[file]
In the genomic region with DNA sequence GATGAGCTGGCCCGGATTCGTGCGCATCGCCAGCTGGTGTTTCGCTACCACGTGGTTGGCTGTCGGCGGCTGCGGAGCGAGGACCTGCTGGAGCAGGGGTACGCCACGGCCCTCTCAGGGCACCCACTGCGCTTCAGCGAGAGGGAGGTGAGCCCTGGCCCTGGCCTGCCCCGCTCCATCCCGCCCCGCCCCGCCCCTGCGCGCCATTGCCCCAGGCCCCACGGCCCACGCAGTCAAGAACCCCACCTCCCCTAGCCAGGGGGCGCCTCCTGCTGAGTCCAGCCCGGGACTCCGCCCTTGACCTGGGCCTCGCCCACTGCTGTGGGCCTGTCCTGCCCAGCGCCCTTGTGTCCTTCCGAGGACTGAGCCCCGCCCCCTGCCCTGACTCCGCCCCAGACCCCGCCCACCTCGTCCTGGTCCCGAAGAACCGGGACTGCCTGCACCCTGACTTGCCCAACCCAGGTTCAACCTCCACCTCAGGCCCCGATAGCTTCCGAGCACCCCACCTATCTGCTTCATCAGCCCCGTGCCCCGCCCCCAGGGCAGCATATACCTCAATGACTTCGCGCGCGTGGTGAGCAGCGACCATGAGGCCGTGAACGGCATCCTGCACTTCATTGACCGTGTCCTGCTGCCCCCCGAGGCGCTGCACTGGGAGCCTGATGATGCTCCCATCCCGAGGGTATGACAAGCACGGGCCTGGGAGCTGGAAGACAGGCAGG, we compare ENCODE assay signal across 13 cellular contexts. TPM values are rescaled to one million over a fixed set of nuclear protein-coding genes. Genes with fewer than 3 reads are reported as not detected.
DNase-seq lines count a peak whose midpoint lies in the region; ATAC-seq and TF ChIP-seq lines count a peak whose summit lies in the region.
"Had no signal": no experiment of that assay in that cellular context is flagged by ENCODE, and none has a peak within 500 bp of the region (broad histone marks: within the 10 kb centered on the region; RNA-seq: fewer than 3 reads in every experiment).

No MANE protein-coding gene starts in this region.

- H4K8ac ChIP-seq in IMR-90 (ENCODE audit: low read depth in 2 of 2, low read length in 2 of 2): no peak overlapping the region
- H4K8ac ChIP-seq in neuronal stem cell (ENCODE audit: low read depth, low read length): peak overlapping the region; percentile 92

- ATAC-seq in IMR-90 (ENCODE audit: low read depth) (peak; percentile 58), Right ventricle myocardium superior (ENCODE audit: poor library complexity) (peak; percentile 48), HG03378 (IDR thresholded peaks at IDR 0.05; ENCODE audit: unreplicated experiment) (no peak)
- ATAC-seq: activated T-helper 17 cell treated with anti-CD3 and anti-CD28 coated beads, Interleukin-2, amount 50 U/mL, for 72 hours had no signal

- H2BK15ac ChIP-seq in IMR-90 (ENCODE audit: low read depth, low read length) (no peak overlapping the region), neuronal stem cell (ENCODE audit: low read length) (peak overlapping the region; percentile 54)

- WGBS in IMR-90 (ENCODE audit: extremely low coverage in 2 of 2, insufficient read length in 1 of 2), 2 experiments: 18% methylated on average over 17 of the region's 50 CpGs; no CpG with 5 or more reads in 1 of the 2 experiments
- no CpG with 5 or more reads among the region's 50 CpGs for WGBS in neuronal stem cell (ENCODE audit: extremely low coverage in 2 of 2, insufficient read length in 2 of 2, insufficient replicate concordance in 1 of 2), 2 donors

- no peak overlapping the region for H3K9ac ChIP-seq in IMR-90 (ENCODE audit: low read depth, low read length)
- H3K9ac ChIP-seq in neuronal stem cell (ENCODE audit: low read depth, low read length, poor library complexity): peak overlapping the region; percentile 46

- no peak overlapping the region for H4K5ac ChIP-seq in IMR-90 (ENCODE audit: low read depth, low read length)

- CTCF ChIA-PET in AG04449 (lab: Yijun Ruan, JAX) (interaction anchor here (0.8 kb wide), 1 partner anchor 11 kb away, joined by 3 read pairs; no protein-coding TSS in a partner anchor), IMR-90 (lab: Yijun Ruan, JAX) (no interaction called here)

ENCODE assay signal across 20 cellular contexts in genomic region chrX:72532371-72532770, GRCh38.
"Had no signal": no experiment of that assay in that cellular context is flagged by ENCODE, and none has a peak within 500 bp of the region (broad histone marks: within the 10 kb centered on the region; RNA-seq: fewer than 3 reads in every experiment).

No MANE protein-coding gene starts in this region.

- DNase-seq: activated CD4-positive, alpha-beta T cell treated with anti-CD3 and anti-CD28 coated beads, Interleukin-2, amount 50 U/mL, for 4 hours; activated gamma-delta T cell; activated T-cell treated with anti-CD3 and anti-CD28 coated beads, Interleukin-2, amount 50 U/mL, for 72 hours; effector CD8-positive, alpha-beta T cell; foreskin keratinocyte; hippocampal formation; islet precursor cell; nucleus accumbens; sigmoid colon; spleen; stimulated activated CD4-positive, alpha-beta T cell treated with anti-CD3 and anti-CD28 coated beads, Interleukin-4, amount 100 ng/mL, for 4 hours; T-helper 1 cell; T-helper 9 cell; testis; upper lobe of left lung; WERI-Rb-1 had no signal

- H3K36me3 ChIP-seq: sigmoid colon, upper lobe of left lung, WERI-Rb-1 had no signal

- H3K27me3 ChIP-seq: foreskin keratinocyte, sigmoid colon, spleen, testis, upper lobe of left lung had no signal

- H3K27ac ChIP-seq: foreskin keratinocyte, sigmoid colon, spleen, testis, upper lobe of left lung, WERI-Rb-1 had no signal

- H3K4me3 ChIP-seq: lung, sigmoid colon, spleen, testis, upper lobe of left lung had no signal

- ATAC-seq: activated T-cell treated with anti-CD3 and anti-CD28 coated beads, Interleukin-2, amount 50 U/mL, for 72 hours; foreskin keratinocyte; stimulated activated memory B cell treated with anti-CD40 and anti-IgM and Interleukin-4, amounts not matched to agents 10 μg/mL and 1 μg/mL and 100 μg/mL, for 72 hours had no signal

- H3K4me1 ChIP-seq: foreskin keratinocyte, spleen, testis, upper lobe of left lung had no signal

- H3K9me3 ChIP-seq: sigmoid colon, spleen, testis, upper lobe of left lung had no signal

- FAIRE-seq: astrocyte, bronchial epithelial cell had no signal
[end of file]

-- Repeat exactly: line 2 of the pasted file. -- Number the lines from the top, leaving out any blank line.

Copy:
DNase-seq lines count a peak whose midpoint lies in the region; ATAC-seq and TF ChIP-seq lines count a peak whose summit lies in the region.